10 Behaviours to Look for in a New Puppy - Expert Advice
So you got a new puppy for Christmas or as a new year present and you can’t get enough of him/her! The cute nose, tiny adorable bark, the trotting back and forth, the sleepy behavior… it’s all just so addictively cute! I mean… who doesn't love puppies? They are cuddly, and full of love. New puppies bring joy, fun, and laughter to our lives. New puppies make us smile from their adorable little faces and wagging tails to their playful antics and unconditional love. This is why they have become such a popular pet in recent years. Not only do they provide companionship but they also help ease stress levels and give us a sense of purpose. But hey, you are a new pet mom/dad… and there are some things you have to totally lookout for as you start raising your cute bundle of joy. Yes, they are just like babies.
New puppies typically engage in activities such as exploring their environment, playing with toys, and learning basic commands and behaviors from their owners. They may also spend a lot of time sleeping and napping as they grow and develop. Additionally, puppies will need to be trained and socialized to help them become well-behaved and well-adjusted adult dogs. Here are a few behaviors experts lined up to get you started on what to look out for.
- Chewing: Puppies will naturally want to chew on things as they explore their environment and begin to teethe. Similar to how babies need certain items introduced to them as they teethe. Teething can be an exciting and challenging time for any puppy. As a puppy owner, it is important to understand what to do when your pup goes through this process. It's important to provide them with appropriate chew toys and to discourage them from chewing on household items.
- Jumping: Puppies may jump up on people as a way of expressing excitement or seeking attention. This behavior can be discouraged by teaching them the "off" command and rewarding them for sitting calmly.
- Digging: Some puppies have a strong instinct to dig, which can be channeled into digging in designated areas or with specific toys. They are more likely seeking entertainment, attention, comfort, escape, prey or protection. You could always make the digging zone attractive by burying safe items (such as toys) for them to discover, and when they dig in the digging zone, reward them with praise.
- Barking: Puppies may bark excessively out of excitement, fear, or boredom. Training and proper socialization can help prevent excessive barking. You might need to be patient for this one! Stay silent and don't give them eye contact. As much as possible, completely ignore them and stay still, until they stop.
- Nipping: Puppies may nip or bite as a form of play or as a way of exploring their environment. It's important to teach them bite inhibition and to discourage them from biting people or other animals.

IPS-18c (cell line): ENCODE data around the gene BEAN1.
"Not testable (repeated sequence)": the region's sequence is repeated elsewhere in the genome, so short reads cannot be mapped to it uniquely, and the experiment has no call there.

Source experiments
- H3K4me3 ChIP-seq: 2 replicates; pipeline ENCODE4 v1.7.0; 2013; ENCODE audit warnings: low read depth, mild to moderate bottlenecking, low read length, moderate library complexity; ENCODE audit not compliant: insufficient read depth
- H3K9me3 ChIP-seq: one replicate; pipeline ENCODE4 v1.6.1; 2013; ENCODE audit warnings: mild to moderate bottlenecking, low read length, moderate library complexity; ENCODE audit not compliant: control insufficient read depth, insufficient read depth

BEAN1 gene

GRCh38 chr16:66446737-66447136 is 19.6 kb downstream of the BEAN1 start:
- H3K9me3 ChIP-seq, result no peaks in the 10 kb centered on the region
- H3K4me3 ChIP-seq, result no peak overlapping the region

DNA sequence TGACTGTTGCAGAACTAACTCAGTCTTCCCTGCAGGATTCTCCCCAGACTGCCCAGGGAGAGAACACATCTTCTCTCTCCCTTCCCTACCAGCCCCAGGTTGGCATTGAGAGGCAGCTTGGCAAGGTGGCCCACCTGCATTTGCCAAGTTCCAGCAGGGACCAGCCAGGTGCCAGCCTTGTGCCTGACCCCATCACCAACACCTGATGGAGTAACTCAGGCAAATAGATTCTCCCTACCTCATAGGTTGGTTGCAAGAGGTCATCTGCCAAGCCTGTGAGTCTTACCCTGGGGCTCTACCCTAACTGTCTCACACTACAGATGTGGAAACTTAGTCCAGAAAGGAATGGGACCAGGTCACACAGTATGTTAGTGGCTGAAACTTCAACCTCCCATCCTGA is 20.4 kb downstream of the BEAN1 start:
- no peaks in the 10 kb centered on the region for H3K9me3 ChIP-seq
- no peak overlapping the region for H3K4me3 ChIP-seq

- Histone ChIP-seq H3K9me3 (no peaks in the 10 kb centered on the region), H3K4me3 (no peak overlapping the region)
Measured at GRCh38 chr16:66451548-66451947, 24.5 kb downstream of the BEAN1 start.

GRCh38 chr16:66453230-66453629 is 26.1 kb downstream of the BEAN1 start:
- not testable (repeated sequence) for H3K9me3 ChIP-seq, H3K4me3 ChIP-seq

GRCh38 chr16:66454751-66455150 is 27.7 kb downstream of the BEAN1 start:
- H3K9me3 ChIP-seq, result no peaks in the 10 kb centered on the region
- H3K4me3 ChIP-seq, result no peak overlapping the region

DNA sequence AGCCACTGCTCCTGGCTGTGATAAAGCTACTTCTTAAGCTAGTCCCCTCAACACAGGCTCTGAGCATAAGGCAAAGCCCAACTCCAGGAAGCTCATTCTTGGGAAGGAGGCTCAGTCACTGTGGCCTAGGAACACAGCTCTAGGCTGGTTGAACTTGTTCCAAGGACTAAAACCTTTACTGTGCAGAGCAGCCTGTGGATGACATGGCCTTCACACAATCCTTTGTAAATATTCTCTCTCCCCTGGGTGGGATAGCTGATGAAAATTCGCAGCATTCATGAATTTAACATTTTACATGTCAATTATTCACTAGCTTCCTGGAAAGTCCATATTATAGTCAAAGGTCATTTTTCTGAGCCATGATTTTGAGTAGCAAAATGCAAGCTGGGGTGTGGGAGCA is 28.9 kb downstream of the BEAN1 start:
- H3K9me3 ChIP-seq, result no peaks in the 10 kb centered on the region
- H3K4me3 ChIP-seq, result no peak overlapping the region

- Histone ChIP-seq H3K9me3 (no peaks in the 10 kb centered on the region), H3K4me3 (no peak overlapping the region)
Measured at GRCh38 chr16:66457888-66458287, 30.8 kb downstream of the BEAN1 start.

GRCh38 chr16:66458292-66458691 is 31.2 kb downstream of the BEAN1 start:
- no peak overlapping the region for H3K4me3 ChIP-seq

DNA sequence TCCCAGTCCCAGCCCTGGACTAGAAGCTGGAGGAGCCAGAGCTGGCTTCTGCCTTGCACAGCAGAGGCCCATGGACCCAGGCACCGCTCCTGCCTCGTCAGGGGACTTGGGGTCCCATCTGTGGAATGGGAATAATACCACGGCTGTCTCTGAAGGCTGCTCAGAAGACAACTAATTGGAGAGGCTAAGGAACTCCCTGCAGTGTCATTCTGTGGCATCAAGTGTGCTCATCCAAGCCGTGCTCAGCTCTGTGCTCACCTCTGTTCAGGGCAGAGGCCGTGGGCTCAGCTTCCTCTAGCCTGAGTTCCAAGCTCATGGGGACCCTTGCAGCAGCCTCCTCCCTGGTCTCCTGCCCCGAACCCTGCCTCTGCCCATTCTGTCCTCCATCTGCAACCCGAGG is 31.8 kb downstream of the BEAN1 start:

- Elimination: Puppies need to be taken outside frequently to prevent accidents in the house. Consistency and patience are key in housebreaking a puppy. Remember, they are jumpy and excited about this whole new world around them, so it’s best to be keen to walk them often.
- Potty training: Potty training is an important aspect of puppy ownership. Consistency and patience are key when it comes to teaching your puppy where to go to the bathroom. Take your puppy outside frequently—at least every two hours—and immediately after they wake up, during and after playing, and after eating or drinking.
- Separation anxiety: Some puppies may experience separation anxiety when left alone, which can manifest as destructive behavior, excessive barking or whining, or other forms of distress. This behavior can be addressed through training, socialization, and desensitization to being alone.
- Biting: Playful biting is a common behavior in puppies, but it's important to teach your puppy that biting humans is not acceptable. This can last typically 3-4 months, so the best thing to do would be to exercise your dog. Now, I don’t mean just a leisurely walk… I mean a structured game of fetch, tug, or other play to rid your pup of its energy.
- Socialization: It's important to expose your puppy to a variety of people, places, and experiences to help them develop into well-adjusted adult dogs.
It's important to remember that puppies are learning and growing, and that positive reinforcement training and consistency are key to addressing any unwanted behaviors. While this is true, keep in mind as well that certain behaviors are normal for their age and stage. With patience, consistency, and positive reinforcement, most behavior issues can be resolved. Remember to always have a comfortable place for them to sleep. The best take would be to buy a woven dog bed basket to for them to take naps and relax in. You don't have to look so far, our shop has a couple to choose from!
Consult a professional trainer if you need help with training your puppy.